Materials Spotlight: Burnt Shellac

Like Hide Glue, thick or “burnt” shellac  is another “sorta kinda” natural substance, the use of which is traditional in this industry and has been sanctified by time.

While it is undeniably interesting and fun stuff, it’s also just as sticky and messy as glue, so we don’t want to get too playful with it!

As the name suggests it’s simply a very thick formulation of regular, everyday shellac finish. In player piano actions, its primary use is as a sealant. It sticks to absolutely everything, which is good if you put it only where you are supposed to! As the carrier solvent evaporates the shellac slowly cures to a hard shell.

So it can be “painted” inside of block channels or also around the junction of metal bits into wooden blocks, etc. Once cured it is airtight, and won’t come off, unless you want it to. And here again, it is wonderfully “undoable” like hide glue.

Burnt shellac is also good to reinforce a fastened joint, which can’t be glued but still need strength. An example of this would be for the arm flanges of a motor. The flanges attach to the bellows with small screws, but as they are under a constant load, they need a little extra strength as insurance. However it’s not a good idea to glue them (as they may need to be removed for repair purposes), so shellac is a good compromise.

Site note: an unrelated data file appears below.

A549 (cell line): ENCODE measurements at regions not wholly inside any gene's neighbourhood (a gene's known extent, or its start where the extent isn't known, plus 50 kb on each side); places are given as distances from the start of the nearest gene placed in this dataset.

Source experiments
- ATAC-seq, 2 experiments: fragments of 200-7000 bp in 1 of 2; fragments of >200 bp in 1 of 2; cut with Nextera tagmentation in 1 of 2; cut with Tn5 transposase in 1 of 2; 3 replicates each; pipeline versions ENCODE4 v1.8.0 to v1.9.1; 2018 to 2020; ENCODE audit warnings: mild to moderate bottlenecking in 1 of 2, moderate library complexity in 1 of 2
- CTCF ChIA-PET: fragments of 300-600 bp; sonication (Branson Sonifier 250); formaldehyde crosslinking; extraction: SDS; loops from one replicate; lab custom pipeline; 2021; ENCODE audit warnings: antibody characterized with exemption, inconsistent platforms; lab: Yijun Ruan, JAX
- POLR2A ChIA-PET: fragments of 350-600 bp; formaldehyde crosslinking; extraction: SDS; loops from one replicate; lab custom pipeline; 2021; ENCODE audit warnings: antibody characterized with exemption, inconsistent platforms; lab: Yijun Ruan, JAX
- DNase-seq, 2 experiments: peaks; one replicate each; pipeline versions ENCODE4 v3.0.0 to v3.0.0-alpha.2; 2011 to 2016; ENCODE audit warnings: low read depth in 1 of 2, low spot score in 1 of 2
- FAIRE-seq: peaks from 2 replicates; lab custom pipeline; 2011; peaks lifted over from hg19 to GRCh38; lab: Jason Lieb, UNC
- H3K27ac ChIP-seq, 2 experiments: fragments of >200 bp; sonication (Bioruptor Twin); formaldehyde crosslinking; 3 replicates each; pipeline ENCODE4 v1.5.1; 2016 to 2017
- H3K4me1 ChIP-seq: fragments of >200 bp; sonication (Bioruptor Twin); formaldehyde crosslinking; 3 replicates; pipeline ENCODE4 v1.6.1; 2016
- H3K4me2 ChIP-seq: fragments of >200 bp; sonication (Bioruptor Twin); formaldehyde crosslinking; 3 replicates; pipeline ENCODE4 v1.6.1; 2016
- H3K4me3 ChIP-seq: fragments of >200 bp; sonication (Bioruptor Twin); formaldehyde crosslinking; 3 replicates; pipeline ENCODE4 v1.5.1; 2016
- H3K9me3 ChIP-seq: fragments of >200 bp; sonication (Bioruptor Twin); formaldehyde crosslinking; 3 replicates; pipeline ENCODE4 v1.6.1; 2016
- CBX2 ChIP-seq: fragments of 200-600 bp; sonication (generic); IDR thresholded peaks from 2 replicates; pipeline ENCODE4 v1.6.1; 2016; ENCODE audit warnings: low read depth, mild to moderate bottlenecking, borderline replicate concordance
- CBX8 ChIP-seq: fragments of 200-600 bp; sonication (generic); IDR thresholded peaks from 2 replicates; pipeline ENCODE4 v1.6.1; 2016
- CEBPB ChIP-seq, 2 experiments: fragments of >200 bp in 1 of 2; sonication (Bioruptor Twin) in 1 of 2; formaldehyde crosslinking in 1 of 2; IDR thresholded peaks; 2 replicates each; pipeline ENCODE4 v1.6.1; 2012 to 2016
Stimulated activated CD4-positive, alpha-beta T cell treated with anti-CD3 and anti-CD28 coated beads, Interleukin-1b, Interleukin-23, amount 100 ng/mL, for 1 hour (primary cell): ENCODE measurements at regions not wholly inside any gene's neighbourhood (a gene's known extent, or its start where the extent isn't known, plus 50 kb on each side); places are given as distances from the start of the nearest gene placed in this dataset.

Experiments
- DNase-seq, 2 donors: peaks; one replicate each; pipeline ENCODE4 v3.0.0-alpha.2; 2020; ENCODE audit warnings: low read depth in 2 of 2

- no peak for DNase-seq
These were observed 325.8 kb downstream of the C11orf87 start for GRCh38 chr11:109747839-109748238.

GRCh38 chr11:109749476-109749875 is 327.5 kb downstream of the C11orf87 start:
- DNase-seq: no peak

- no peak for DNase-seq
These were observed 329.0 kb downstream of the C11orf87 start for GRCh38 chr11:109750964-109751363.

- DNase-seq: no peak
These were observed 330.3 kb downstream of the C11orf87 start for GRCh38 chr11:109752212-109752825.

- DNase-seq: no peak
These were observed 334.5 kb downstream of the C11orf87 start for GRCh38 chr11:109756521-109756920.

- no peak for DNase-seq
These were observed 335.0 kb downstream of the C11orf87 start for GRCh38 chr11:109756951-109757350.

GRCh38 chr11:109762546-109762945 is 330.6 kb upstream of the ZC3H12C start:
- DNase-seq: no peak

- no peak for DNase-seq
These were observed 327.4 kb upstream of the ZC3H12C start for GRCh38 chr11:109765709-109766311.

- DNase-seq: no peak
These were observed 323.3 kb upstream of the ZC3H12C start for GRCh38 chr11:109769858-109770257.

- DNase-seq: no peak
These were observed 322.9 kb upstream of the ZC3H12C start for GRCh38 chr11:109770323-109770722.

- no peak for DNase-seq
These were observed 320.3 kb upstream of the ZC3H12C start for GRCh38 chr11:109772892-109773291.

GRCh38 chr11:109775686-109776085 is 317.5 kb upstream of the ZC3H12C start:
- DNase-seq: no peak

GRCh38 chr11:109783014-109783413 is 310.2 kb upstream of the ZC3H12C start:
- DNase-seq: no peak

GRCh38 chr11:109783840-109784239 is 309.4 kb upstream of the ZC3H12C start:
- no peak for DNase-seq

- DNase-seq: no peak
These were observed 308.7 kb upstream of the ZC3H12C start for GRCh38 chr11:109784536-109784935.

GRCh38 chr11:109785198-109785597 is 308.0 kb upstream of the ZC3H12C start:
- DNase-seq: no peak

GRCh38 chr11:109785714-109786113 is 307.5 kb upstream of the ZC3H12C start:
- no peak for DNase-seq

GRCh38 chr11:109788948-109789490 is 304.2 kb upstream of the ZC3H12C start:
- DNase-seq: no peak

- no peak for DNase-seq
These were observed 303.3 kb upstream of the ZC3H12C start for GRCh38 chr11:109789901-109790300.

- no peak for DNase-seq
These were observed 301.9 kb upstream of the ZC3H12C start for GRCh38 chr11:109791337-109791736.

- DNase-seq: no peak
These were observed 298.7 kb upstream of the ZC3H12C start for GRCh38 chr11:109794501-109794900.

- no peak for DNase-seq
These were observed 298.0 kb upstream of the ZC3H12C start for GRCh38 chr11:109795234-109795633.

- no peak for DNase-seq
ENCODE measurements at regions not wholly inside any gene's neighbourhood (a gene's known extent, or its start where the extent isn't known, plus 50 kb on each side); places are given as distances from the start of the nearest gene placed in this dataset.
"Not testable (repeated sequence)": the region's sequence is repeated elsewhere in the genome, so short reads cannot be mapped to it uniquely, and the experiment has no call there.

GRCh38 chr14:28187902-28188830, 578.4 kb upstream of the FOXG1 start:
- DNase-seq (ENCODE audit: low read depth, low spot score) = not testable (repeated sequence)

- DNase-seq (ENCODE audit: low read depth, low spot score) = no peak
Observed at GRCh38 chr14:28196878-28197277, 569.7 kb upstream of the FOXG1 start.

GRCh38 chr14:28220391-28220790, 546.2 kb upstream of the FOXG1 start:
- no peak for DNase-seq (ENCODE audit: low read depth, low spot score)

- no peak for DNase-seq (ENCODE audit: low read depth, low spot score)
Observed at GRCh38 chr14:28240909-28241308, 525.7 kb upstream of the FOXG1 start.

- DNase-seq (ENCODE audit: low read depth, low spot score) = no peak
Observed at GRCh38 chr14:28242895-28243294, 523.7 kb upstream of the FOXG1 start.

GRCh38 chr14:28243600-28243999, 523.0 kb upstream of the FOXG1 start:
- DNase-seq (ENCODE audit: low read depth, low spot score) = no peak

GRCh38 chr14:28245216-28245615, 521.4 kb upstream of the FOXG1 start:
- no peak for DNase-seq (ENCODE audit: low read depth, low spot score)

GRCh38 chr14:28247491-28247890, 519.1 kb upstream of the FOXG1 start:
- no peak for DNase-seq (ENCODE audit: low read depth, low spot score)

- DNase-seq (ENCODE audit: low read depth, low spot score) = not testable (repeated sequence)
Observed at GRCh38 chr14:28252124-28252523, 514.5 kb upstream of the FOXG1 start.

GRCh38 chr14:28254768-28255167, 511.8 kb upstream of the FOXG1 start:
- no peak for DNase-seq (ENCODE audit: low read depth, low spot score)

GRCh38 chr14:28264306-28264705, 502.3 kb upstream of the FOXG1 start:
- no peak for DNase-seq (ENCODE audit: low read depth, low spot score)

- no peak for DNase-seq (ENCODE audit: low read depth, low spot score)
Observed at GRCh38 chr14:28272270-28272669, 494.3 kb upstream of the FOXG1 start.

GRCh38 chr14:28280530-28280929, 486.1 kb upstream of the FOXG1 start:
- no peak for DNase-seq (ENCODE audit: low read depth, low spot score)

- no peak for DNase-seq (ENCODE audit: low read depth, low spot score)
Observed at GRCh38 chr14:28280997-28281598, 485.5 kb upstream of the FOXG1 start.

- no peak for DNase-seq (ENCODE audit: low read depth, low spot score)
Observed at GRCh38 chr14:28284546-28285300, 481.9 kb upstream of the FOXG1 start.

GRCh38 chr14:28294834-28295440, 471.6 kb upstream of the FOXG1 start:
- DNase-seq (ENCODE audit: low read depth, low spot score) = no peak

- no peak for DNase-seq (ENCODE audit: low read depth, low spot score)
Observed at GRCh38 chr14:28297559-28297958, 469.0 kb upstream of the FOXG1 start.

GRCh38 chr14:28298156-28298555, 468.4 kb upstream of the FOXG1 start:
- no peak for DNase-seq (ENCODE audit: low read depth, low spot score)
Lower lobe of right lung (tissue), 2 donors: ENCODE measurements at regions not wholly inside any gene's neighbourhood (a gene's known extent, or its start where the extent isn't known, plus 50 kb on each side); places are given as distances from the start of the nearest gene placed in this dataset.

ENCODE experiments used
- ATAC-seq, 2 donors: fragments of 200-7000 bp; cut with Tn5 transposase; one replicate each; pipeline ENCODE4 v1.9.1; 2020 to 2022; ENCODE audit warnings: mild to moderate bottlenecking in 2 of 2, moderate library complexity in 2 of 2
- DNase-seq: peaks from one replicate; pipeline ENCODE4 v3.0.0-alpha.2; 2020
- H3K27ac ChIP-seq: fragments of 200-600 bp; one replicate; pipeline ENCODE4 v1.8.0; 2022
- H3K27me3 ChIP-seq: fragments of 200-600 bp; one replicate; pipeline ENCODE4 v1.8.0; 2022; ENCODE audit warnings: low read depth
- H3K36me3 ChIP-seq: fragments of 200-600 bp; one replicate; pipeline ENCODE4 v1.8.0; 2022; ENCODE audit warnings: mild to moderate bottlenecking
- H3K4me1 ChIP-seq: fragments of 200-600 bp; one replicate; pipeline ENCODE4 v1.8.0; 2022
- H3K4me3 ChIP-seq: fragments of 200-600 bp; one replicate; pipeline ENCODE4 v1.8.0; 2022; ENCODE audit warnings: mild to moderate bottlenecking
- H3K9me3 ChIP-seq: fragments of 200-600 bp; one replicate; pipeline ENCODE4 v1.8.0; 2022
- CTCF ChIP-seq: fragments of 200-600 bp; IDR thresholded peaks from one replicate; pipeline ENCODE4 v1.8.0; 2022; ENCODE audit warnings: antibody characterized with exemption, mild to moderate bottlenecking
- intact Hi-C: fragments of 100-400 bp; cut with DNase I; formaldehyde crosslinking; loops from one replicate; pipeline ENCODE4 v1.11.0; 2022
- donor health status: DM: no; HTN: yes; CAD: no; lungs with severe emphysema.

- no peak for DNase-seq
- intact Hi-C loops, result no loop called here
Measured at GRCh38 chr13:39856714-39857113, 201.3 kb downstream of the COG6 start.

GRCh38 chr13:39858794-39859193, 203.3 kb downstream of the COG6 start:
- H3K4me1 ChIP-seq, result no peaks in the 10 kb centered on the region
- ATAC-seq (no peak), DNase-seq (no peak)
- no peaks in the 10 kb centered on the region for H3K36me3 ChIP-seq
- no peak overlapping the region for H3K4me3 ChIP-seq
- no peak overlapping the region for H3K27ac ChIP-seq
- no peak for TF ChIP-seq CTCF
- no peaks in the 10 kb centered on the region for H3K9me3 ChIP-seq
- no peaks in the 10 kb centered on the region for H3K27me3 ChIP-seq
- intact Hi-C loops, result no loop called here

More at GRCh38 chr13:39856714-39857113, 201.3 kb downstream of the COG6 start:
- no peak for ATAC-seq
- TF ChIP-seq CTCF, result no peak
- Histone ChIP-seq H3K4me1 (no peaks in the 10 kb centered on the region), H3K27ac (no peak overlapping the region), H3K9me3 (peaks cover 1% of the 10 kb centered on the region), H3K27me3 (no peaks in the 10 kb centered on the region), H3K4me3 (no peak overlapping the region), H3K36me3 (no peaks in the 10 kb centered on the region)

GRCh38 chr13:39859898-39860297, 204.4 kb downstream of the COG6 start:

This wonder substance can be made in two ways: additive or subtractive. Note that the finished product is not exactly the same in both cases, as explained in further detail here.

The additive way is slower, but safer. Buy yourself a bag of shellac flakes (from a woodworking supply store), and gradually add a minimal amount of solvent (e.g. mineral spirits), just enough to dissolve the flakes. If you can get it right you will have a thick goopy mixture.

The subtractive way is the traditional way, as the other name suggests. Premixed shellac is bought from the hardware store, then “burned off” by lighting the liquid on fire, and letting it burn for such time as that it thickens to a goopy mixture. It will cool to a thicker consistency than that which it burns, so don’t overdo it with the burn off!

Burning shellac to thicken

For this method it is highly recommended that you do this out of doors away from combustible surroundings.

Disclaimer: I take no responsibility for any cataclysmic events that occur after the reading of this post!

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